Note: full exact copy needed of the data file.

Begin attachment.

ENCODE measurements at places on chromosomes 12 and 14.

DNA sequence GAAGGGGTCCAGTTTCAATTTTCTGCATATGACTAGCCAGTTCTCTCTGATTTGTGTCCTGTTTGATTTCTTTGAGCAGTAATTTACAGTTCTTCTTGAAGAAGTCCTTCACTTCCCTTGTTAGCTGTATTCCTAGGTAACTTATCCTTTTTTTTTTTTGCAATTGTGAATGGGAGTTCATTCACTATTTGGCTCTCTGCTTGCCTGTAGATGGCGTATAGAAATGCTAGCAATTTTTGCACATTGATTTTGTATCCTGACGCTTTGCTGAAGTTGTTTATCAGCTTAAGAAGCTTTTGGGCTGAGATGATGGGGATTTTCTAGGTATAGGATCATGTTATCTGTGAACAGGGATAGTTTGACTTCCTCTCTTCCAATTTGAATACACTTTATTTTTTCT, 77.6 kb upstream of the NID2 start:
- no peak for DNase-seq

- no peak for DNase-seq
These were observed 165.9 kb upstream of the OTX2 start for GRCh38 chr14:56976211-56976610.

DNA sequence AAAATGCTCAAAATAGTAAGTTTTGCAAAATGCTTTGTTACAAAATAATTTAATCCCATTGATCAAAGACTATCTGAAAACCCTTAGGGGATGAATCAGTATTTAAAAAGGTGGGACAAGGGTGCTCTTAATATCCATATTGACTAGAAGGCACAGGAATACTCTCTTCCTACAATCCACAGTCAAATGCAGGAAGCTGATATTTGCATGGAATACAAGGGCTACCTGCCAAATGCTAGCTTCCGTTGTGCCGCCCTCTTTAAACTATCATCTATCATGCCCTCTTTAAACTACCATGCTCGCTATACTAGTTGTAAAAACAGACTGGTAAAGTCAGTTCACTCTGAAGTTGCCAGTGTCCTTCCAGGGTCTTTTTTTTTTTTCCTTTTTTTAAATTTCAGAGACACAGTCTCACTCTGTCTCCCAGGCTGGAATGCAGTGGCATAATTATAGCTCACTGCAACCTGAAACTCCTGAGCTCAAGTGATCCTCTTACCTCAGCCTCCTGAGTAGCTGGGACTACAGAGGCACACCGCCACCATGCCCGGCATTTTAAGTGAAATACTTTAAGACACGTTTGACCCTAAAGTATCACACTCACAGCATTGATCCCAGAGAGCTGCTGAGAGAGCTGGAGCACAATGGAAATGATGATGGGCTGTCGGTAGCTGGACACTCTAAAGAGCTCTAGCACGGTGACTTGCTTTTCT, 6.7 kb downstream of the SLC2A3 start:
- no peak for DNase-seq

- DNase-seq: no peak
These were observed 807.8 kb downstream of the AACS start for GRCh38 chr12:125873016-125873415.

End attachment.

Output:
ENCODE measurements at places on chromosomes 12 and 14.

DNA sequence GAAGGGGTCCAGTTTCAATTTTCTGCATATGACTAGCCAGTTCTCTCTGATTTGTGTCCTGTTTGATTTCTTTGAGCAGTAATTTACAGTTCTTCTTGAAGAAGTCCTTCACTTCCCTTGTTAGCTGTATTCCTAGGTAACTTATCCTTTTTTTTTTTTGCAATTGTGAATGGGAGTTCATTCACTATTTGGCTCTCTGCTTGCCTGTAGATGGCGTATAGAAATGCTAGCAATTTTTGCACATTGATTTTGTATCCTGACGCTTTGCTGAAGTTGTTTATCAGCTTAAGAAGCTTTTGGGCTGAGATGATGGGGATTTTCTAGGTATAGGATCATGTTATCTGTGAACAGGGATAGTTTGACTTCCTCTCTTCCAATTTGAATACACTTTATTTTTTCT, 77.6 kb upstream of the NID2 start:
- no peak for DNase-seq

- no peak for DNase-seq
These were observed 165.9 kb upstream of the OTX2 start for GRCh38 chr14:56976211-56976610.

DNA sequence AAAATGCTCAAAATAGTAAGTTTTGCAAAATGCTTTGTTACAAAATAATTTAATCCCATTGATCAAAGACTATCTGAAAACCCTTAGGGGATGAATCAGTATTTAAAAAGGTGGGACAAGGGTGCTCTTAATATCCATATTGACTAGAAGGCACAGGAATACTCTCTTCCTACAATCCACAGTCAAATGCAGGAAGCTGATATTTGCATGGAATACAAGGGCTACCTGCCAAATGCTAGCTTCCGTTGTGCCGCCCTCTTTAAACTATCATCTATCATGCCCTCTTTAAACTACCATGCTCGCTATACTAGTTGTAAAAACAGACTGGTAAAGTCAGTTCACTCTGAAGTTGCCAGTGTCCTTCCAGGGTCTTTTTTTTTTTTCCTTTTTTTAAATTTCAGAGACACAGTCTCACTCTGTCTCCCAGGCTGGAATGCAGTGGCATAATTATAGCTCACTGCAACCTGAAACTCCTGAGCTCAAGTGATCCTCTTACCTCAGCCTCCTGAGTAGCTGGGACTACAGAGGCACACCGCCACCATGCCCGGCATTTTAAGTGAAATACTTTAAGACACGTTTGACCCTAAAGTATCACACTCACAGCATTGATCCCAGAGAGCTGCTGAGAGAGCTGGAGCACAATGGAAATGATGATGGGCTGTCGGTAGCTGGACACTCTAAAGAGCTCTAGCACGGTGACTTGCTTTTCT, 6.7 kb downstream of the SLC2A3 start:
- no peak for DNase-seq

- DNase-seq: no peak
These were observed 807.8 kb downstream of the AACS start for GRCh38 chr12:125873016-125873415.